Chikungunya Vaccine Test Launched in Puerto Rico
Live attenuated Chikungunya vaccine candidate based on measles vaccination vector
A promising prophylactic vaccine candidate against the chikungunya fever will be tested in a phase II clinical study in Puerto Rico.
Puerto Rico is a chikungunya fever endemic area.
For the development of this live attenuated Chikungunya vaccine, genes coding for selected antigens from the Chikungunya virus have been inserted into the genome of the well-established measles vaccine.
Measles vaccines have been successfully used in hundreds of millions of people globally, which means it offers an excellent safety profile.
Those new antigens are thus produced within the cells, thereby triggering a specific immune response against the Chikungunya virus.
According to the vaccine manufacturer, the vaccine candidate already showed high seroconversion rates in the preceding phase I clinical trial. Up to 100 percent of all vaccinated subjects produced neutralizing antibodies against the chikungunya virus.
The additional trial in Puerto Rico is intended to evaluate the influence of previous chikungunya infections on the safety and immunogenicity of the vaccine candidate.
There is no specific antiviral therapy for chikungunya virus infection.
Commenting on the trial, Dr. Erich Tauber, CEO and co-founder of the biotech company Themis Bioscience GmbH, says, "This study will complement our two ongoing Phase II studies with additional data that are of specific importance for the safety of the vaccine in areas where Chikungunya fever is or has been endemic," said Dr. Tauber.
The term Chikungunya means “to be contorted” in the Kimakonde language, describing the crouched physical appearance of anguished patients.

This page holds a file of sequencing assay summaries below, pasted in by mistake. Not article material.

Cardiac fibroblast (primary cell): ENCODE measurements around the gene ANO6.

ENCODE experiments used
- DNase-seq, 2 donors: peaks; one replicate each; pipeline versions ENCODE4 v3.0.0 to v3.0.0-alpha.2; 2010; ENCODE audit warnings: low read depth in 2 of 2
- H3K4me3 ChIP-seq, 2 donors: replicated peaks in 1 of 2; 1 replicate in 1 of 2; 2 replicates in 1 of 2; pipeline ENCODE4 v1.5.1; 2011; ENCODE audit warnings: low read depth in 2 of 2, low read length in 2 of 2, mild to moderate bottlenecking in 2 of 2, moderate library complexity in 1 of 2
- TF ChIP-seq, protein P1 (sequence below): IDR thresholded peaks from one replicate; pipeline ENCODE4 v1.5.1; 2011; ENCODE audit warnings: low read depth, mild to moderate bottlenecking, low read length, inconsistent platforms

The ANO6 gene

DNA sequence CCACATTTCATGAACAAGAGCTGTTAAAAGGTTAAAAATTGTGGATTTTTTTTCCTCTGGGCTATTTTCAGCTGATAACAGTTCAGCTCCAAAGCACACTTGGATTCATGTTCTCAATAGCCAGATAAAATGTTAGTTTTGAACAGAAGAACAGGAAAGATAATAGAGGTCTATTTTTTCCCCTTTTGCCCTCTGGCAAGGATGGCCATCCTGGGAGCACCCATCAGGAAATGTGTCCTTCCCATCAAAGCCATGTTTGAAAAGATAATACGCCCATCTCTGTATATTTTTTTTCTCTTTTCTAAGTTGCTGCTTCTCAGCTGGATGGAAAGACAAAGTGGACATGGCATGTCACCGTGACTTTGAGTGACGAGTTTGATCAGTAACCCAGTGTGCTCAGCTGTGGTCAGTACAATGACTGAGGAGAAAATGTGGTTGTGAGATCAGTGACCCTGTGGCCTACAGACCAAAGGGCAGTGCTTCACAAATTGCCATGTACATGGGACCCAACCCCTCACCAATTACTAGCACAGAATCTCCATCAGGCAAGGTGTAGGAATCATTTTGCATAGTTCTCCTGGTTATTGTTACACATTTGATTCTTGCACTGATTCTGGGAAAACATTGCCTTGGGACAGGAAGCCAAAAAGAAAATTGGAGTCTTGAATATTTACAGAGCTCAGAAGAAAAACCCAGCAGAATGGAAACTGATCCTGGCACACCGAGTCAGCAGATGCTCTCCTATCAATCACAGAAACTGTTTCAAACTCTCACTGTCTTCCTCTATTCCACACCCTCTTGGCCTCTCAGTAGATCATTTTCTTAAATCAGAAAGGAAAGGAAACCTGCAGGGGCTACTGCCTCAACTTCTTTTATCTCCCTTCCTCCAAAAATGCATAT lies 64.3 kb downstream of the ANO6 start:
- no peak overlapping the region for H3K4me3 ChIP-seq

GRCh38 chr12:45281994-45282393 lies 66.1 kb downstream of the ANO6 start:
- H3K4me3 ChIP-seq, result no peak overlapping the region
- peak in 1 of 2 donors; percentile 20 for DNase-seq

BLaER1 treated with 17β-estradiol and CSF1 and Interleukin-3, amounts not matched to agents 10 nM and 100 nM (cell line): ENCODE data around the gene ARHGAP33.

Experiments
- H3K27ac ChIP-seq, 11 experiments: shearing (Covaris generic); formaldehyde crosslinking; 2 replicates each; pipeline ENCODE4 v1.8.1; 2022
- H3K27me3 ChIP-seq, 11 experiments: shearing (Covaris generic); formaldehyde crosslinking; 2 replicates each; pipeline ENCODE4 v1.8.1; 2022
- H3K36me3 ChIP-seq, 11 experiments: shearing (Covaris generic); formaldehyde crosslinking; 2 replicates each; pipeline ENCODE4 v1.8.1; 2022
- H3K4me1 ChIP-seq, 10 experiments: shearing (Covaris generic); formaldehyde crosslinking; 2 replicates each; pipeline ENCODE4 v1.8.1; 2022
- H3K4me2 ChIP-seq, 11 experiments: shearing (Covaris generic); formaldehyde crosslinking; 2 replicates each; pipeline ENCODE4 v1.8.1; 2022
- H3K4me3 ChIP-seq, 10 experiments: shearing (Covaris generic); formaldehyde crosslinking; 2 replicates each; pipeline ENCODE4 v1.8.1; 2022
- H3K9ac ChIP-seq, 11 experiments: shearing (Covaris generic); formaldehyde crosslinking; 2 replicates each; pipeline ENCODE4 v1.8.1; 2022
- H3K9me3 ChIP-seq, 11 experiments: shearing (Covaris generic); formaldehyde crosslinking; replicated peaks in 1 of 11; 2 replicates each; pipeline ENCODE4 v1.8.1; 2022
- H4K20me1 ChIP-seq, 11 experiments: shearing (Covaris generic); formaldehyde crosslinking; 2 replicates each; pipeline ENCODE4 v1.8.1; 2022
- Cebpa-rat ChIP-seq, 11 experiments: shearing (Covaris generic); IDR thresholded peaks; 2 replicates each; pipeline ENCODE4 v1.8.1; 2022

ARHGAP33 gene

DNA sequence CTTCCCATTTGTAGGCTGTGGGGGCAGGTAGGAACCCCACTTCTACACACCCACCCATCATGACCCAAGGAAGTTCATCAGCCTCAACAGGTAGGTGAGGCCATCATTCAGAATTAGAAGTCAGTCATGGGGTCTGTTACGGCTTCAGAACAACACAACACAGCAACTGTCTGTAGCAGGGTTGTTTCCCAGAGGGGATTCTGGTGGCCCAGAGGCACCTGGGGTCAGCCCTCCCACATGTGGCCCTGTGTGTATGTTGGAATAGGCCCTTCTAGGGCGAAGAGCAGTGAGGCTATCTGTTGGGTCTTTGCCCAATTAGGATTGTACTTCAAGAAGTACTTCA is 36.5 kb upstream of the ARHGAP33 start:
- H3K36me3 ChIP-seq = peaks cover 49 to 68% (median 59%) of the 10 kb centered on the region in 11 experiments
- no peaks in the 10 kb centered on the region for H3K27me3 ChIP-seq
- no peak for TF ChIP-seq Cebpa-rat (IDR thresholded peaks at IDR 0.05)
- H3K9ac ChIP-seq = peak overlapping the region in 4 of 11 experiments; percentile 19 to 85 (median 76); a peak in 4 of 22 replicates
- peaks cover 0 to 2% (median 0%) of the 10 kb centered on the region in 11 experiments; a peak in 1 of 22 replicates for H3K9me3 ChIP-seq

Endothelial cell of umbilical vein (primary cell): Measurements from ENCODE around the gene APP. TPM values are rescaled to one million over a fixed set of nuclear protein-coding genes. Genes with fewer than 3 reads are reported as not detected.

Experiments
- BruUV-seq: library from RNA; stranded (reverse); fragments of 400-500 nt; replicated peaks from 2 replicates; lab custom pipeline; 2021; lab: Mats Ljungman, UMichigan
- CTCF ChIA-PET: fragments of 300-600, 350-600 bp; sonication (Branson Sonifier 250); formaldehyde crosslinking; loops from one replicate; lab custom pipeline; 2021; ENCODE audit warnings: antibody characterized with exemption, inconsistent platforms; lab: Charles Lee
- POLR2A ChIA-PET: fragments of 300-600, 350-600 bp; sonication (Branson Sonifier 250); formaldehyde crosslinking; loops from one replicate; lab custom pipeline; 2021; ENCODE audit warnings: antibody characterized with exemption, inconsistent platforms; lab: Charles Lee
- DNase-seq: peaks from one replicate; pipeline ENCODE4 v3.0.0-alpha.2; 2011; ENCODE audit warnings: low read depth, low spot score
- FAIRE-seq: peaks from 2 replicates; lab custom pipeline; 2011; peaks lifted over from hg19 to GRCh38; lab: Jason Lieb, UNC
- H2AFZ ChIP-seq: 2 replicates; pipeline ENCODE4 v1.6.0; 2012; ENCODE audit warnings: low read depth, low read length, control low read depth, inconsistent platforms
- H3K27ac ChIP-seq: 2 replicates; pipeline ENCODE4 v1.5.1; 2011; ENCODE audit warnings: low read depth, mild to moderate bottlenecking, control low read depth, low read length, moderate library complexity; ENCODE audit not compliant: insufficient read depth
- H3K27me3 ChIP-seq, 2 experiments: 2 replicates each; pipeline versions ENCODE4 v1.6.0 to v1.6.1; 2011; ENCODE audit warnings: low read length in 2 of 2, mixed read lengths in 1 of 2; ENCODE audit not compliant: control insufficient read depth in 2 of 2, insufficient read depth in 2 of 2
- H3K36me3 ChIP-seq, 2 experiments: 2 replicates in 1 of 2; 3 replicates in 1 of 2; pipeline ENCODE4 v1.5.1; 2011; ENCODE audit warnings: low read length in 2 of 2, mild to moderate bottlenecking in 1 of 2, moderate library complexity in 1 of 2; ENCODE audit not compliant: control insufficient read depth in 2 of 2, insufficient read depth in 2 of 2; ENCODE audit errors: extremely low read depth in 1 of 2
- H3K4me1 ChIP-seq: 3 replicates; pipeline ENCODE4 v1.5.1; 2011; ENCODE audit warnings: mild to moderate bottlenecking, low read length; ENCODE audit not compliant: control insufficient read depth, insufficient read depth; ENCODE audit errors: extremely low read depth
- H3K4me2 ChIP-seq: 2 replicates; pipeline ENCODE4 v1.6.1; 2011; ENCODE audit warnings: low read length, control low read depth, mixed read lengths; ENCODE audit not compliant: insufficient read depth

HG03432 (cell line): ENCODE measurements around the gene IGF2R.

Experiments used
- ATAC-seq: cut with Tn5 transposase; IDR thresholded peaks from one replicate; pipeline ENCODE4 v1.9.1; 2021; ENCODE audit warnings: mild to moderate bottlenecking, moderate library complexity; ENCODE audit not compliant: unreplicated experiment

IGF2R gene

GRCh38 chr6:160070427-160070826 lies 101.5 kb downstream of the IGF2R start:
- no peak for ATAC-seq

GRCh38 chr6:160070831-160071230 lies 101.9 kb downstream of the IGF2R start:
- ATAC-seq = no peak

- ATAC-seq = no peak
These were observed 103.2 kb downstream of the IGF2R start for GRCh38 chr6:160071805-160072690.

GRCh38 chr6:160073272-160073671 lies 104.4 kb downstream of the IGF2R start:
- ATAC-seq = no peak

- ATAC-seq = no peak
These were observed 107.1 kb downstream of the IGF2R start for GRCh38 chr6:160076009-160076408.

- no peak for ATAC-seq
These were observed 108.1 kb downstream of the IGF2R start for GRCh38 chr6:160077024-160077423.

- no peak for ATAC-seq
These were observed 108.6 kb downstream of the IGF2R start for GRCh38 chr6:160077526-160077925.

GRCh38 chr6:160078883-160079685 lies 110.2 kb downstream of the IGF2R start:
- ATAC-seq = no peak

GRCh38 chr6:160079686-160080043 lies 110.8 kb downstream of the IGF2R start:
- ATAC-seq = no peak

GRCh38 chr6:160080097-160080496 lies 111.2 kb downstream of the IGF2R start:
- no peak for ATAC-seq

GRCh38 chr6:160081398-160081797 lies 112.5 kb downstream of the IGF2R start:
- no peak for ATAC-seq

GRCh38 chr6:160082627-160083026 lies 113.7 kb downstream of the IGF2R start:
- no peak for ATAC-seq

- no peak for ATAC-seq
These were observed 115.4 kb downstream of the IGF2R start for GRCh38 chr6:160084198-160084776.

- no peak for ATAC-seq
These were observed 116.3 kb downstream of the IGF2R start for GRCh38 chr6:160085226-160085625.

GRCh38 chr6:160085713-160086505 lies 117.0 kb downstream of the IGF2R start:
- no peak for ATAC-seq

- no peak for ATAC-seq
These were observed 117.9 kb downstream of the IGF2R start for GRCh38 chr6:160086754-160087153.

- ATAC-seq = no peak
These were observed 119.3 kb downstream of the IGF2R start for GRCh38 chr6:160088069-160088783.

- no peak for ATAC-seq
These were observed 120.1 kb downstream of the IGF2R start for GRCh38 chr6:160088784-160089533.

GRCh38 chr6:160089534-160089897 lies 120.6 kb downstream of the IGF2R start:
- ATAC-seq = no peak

Chikungunya virus is primarily transmitted to humans through the bites of infected mosquitoes, predominantly Aedes aegypti and Aedes albopictus. Within the last four years, the chikungunya virus has sickened 2,527,280 people from 60 countries in Europe, the Americas, Asia and Africa, according to Pan American Health Organization (PAHO) data.
As of late June 2017, there have been 140,569 chikungunya cases reported in the Americas.
Outbreaks of dengue, Zika, and chikungunya viruses are taking place in several countries. The simultaneous spreading of these arboviruses raises the possibility of co-infections in people. Indeed, several cases of dengue and chikungunya co-infections have already been reported by the PAHO.
The dengue virus has had epidemic status in Brazil since the 1980s, while the chikungunya virus was only identified in Brazil in 2014. Zika virus was first discovered in 1947 in the Zika Forest of Uganda during an intensive search for yellow fever virus.
The majority of people infected with chikungunya virus become symptomatic.
The incubation period is typically 3–7 days, with acute symptoms typically resolved within 7–10 days.
The disease is most often characterized by acute onset of fever and polyarthralgia. Joint symptoms can be severe and debilitating. Other symptoms may include headache, myalgia, arthritis, conjunctivitis, nausea/vomiting, or maculopapular rash.
Themis Bioscience GmbH develops prophylactic vaccines from the preclinical to the early clinical phase, focusing on emerging tropical infectious diseases, with initial vaccine candidates currently being developed against Chikungunya and Zika.
Based in Vienna, Themis Bioscience’s virus vaccine vector technology is licensed from the Institut Pasteur in Paris. Its Chikungunya vaccine Phase I/II trial in the US is sponsored by the National Institute of Allergy and Infectious Diseases (NIAID), part of the National Institutes of Health (NIH).